San Francisco Giants: Joe Nathan Comes Full Circle

The San Francisco Giants have called up relief pitcher Joe Nathan, who spent the first four seasons of his career with the club. The right-hander is aiming to stay in the big leagues after recovering from his second major elbow surgery.

If you’re lucky enough to still be playing Major League Baseball two months shy of your 42nd birthday, chances are you’ve had a winding career path. Veteran reliever Joe Nathan, now in his 16th big league season, could soon appear in a game for his third team in the last two years as he has worked his way back from Tommy John surgery. Suiting up for that club will provide a sense of symmetry for Nathan, as it’s the one that drafted him (as a shortstop, no less) in the sixth round of the 1995 draft.

The San Francisco Giants signed Nathan to a minor league deal on August 16, and yesterday they announced that they were promoting him to the major league roster, as per Andrew Baggarly of the Mercury News.

Nathan appeared in three games for the Chicago Cubs at the end of July, his first big league action since undergoing elbow surgery in April 2015. Although he tossed only two innings for the Cubs, you can’t say he embarrassed himself in the cameo. He allowed two hits and two walks while striking out four. Chicago designated him for assignment on August 6, however, to make room for a returning Jorge Soler.

When Nathan underwent Tommy John surgery last year, it was his second time having the procedure, the previous one occurring in 2010. That’s not a great sign for any pitcher, particularly one over the age of 40. Conventional wisdom said that Nathan’s career was likely finished, but to his credit he dedicated himself to rehabbing the elbow and fought to get back on a major league field.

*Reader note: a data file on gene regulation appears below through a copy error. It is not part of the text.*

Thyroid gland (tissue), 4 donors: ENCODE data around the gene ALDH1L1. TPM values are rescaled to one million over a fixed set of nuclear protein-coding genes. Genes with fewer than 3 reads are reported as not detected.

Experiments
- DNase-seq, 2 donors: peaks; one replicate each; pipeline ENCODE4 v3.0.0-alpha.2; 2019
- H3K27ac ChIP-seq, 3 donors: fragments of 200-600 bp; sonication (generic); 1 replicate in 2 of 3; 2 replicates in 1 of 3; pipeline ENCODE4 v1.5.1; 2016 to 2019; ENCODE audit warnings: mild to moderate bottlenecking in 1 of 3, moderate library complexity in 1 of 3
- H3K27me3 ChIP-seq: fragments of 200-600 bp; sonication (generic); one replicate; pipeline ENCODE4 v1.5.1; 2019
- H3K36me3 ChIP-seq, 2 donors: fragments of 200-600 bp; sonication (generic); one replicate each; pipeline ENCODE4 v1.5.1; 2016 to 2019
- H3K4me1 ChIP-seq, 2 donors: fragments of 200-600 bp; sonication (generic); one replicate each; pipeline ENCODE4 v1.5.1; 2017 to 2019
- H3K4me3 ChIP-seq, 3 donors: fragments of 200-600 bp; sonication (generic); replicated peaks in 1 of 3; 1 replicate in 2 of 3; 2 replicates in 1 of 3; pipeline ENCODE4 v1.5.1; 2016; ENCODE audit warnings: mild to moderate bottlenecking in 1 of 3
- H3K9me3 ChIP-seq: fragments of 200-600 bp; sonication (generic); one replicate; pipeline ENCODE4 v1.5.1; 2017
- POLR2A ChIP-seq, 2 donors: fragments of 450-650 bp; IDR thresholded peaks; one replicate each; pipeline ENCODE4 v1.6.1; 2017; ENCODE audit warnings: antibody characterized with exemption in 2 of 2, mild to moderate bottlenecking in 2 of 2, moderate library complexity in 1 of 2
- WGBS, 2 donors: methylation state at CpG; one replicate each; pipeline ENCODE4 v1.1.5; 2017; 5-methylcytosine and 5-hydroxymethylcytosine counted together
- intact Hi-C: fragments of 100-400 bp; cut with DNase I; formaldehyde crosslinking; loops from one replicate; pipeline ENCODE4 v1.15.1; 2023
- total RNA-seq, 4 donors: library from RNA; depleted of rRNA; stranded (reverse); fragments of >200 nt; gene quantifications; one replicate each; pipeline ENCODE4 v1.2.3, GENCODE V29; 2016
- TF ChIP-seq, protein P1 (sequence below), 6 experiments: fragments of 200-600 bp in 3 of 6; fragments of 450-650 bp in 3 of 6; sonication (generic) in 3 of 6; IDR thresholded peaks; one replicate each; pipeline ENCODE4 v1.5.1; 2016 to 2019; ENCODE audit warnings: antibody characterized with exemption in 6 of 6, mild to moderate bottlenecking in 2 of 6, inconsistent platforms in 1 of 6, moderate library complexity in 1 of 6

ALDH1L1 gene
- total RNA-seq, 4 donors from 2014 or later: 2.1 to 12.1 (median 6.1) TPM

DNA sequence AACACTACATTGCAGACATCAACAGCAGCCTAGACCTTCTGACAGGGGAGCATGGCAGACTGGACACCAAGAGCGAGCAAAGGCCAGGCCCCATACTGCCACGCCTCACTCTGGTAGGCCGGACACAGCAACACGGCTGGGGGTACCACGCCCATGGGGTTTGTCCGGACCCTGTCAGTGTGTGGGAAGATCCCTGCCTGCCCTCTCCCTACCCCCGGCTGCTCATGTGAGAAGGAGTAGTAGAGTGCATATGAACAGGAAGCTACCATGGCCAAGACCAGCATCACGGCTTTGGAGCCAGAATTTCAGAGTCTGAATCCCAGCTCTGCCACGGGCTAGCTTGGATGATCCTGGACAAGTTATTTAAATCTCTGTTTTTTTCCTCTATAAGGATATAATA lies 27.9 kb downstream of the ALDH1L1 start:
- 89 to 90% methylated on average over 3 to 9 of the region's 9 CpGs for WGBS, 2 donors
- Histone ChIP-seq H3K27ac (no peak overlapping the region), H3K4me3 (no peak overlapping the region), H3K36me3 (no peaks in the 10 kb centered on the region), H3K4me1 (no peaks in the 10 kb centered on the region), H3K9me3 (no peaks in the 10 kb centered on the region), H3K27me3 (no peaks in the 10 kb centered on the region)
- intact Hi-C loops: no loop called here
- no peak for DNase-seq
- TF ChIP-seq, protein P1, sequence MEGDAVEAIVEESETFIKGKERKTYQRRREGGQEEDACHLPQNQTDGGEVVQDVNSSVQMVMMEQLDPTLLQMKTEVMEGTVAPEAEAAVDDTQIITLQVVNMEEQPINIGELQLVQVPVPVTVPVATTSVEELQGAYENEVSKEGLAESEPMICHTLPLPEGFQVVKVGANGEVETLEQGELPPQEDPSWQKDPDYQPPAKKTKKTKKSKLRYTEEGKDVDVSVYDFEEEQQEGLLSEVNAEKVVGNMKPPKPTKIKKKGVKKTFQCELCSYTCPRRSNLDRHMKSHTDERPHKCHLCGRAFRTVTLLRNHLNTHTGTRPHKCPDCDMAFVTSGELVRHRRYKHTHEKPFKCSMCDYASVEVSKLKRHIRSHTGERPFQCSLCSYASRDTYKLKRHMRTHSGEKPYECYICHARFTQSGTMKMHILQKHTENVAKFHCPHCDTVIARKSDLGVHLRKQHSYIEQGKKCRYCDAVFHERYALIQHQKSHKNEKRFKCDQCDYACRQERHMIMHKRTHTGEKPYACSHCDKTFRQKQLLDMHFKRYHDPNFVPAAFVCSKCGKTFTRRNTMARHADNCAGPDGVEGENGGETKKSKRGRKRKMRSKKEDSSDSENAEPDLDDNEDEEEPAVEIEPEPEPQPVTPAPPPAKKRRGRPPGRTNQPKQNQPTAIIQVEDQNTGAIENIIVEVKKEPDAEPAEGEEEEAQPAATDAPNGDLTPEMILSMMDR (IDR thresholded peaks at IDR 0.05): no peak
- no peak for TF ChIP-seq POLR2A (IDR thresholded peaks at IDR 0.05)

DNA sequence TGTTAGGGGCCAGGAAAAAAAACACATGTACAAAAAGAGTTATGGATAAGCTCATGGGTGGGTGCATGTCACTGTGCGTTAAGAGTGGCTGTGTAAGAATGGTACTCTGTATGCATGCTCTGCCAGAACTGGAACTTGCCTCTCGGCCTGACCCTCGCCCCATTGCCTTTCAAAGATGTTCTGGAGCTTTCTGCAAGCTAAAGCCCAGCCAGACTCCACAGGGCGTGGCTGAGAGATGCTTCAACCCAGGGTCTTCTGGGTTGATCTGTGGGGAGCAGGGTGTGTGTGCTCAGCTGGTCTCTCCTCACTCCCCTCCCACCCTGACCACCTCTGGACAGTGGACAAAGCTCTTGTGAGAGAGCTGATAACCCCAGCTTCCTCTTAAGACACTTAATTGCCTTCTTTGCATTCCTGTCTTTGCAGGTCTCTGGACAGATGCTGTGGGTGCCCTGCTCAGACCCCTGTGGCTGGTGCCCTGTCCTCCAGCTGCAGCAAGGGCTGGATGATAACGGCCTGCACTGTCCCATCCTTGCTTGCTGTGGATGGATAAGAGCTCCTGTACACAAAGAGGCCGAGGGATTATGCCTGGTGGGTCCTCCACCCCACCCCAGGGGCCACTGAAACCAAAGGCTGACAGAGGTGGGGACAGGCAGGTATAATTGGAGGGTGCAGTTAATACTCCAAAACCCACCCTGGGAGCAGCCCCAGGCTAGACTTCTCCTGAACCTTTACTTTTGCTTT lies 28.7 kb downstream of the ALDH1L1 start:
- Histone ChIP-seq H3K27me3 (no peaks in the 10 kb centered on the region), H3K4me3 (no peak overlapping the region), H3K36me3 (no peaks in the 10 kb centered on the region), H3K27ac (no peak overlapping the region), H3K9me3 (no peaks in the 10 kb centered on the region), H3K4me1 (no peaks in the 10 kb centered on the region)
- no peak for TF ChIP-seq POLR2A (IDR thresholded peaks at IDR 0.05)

Nathan made his MLB debut for San Francisco in 1999, and in four seasons there he posted a 4.12 ERA in 266.1 innings. He really started coming into his own in 2003, when he managed a 2.96 ERA over 79 frames and won 12 games as a reliever.

The following May, he would be involved in the single most important transaction of his career, as he was shipped to the Minnesota Twins along with Francisco Liriano and Boof Bonser in exchange for A.J. Pierzynski. Considering the All-Star catcher played just one season for the Giants before hitting free agency, that’s probably one they wouldn’t mind having back.

Nathan, of course, enjoyed the best years of his career with the Twins. In seven seasons there, he put up a 2.16 ERA while notching 260 saves. After similarly successful campaigns with the Texas Rangers and Detroit Tigers, Nathan’s 377 career saves currently rank eighth on the all-time list.

Now back with the Giants, the right-hander has a chance to appear in some important innings for a team battling for a postseason berth. Naturally, he’s excited about the opportunity. As he told the San Francisco Chronicle:

“It’s kind of cool to come back here. There were no promises to get up here, so that was a risk. There were other teams interested that would’ve been safer to get called up on the roster but probably didn’t have a chance for October baseball. When the Giants called, it definitely sparked our interest.”

There’s no guarantee what Nathan’s exact role will be this month, but manager Bruce Bochy has indicated (also per the Chronicle) that he could use him in the sixth or seventh innings, and even spot save opportunities are a possibility. Nathan will probably have to prove himself in some lower-leverage situations before being trusted with those.

Regardless of how this latest stint with the Giants turns out, it’s nice to see a player who has rather quietly put together such an impressive career get another chance after experiencing some significant hurdles of late.

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